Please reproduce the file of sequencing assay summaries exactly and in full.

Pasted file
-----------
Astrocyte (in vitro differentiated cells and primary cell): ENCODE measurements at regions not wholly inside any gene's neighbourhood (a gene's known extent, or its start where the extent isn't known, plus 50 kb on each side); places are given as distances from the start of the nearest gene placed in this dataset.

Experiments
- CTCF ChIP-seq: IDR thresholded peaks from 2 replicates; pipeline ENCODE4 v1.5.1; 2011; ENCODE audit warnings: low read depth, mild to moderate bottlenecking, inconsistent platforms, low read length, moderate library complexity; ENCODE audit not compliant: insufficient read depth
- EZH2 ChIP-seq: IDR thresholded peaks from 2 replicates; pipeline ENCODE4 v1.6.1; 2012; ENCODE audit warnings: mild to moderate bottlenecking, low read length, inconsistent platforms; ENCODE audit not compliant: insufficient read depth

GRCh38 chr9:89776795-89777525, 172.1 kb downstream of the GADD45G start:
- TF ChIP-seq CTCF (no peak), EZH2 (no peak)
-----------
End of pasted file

Astrocyte (in vitro differentiated cells and primary cell): ENCODE measurements at regions not wholly inside any gene's neighbourhood (a gene's known extent, or its start where the extent isn't known, plus 50 kb on each side); places are given as distances from the start of the nearest gene placed in this dataset.

Experiments
- CTCF ChIP-seq: IDR thresholded peaks from 2 replicates; pipeline ENCODE4 v1.5.1; 2011; ENCODE audit warnings: low read depth, mild to moderate bottlenecking, inconsistent platforms, low read length, moderate library complexity; ENCODE audit not compliant: insufficient read depth
- EZH2 ChIP-seq: IDR thresholded peaks from 2 replicates; pipeline ENCODE4 v1.6.1; 2012; ENCODE audit warnings: mild to moderate bottlenecking, low read length, inconsistent platforms; ENCODE audit not compliant: insufficient read depth

GRCh38 chr9:89776795-89777525, 172.1 kb downstream of the GADD45G start:
- TF ChIP-seq CTCF (no peak), EZH2 (no peak)